In addition to legislative work, a group of Farm Bureau leaders spent three days in Helena working on their advocacy and leadership skills. ACE is Montana Farm Bureau’s premiere leadership and advocacy program open to a small group of individuals who want to improve their ability to lead and influence, not only as a Farm Bureau member but within their local communities and our industry as a whole. The timing was great for them to hear from experts on rural economic development in Montana and changing political trends and demographics; two topics that are extremely crucial to helping Montana Farm Bureau shape positive policy decisions for agriculture.

This week brought the transmittal deadline for all revenue and appropriations bills. Committees were up against the clock to schedule hearings, take executive action and send these bills to the House Appropriations committee.  At this late juncture, it also means quite a few bills are tabled or never scheduled for a hearing if they were introduced late in the process.  Here are a few updates on new legislation we worked on this week.

SB 341 Allowing public access land agreements

Sponsored by Sen. Mark Blasdel (R) SD 4, Kalispell

Our state’s population is growing and as a result more and more of those people want to enjoy the beauty and natural resources our home offers; access to public and private land is a hot topic. As the original stewards and conservationists of Montana’s private lands, farmers and ranchers are proud of the job they do to preserve those views and natural resources. However, the growing interest in access to both public and private lands has often pitted landowner against hunter or recreationalist.  

SB 341 aims to help alleviate some of those pressures by establishing a public lands access agreement that a private landowner may enter into voluntarily. Allowing public access either to or through private lands often comes at a cost to a landowner. That cost may be in the maintenance of roads and other infrastructure, the landowner’s time managing public access or a straight monetary loss due to damaged property or trespass. 

Through SB 341, a landowner may negotiate the terms of a public land access agreement with the Department of Fish, Wildlife and Parks if they provide access through their private property to public lands. Landowners may be directly compensated up to $15,000 annually for allowing access. They may also negotiate other terms including improvements to the land that may benefit and help guide access (think parking lots or walk-through gates), the seasonality or timing of access, weed control and the location and transportation mode used.

Additionally, the Private Lands Public Wildlife advisory committee, which includes landowner representation, reviews the access agreements and may make recommendations to FWP. Public access to or across private lands should never be assumed or forced. MFBF supports the voluntary attributes and negotiation tools SB 341 provides landowners.  

Currently in Montana there are nearly 663,000 thousand acres that sit in limbo awaiting a decision on whether or not they meet the federal requirements for a wilderness designation.  Under the Montana Wilderness Study Act, acres recommended for a wilderness designation should be reviewed within five years by the Secretary of Agriculture.  The five-year review period expired in 1982 and these Wilderness Study Areas (WSA) still sit without a final decision.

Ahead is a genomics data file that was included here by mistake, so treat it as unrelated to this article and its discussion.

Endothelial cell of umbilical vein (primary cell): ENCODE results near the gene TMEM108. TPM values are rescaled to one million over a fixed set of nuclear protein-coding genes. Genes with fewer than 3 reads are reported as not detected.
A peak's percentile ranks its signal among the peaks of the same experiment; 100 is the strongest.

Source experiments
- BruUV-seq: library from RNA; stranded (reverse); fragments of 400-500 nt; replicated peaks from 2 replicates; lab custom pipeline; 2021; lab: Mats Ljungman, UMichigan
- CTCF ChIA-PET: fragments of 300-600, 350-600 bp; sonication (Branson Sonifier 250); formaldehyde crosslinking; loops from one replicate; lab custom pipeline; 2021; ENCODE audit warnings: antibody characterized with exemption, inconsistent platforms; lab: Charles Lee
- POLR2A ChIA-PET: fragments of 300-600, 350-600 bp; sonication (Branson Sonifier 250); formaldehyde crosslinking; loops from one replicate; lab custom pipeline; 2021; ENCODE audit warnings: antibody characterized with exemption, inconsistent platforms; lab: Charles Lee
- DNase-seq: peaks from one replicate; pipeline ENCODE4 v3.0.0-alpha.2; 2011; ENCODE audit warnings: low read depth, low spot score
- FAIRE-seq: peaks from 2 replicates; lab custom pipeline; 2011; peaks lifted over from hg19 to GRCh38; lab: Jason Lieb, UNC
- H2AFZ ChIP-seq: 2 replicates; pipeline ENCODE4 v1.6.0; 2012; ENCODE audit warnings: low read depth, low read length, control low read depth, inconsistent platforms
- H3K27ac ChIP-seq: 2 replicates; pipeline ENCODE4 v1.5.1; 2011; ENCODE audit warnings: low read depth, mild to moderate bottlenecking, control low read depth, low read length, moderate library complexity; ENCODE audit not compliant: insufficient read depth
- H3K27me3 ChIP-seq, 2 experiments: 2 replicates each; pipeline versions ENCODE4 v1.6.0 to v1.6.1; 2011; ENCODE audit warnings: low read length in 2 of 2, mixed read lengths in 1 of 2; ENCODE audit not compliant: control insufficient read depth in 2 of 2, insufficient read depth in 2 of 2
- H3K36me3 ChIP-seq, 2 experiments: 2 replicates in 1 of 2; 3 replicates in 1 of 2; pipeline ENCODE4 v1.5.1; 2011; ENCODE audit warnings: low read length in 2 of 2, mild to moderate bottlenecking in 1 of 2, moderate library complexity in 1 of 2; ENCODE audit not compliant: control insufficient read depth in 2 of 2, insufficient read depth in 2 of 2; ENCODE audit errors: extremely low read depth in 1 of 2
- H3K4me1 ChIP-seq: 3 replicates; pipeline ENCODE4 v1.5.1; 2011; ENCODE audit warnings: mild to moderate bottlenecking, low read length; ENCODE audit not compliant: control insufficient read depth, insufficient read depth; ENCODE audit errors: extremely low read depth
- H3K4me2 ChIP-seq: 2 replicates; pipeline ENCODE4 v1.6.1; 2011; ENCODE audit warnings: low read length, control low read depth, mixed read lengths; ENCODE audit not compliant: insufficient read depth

During the 2017 legislation session HJ 9, a resolution carried by Rep. Kerry White asked Montana’s congressional delegation to pursue the release of those WSAs.  HJ 9 passed the legislature and as a result, Sen. Steve Daines introduced S. 2206, Protect Public Use of Public Lands Act.  The legislation hit a road block during the 2018 Congress and SJ 20 is a response to that.

To continue encouraging both statewide and federal conversations about the recommendation and designation of WSAs, SJ 20 asks the State to take on an interim study of WSAs in Montana.  This committee would study the history and policy behind WSAs, provide a forum for stakeholders to offer input and ideas and ultimately formulate recommendations for our Congressional Delegation.  MFBF supported SJ 20.

HB 707, Revise capital gains tax credit

Sponsored by Rep. Kim Abbott (D), HD 83, Helena

Under current law, taxpayers are allowed a credit against any imposed income taxes in an amount equal to 2% of the taxpayer’s net capital gains.  HB 707 would limit the credit’s availability to taxpayers with an adjusted gross income of less than $1 million.  We opposed the bill as it would negatively affect Montana’s farmers and ranchers who likely have capital gains, but limited net income.  While their gross income may hit $1 million or more, their net income rarely reflects that.  HB 707 could prevent these individuals from being able to use their capital gains income at the end of the year.

HB 707 was heard in the House Taxation Committee on March 25, and was tabled on March 26.  We’re thankful so many legislators recognized the issues and concerns this piece of legislation raised.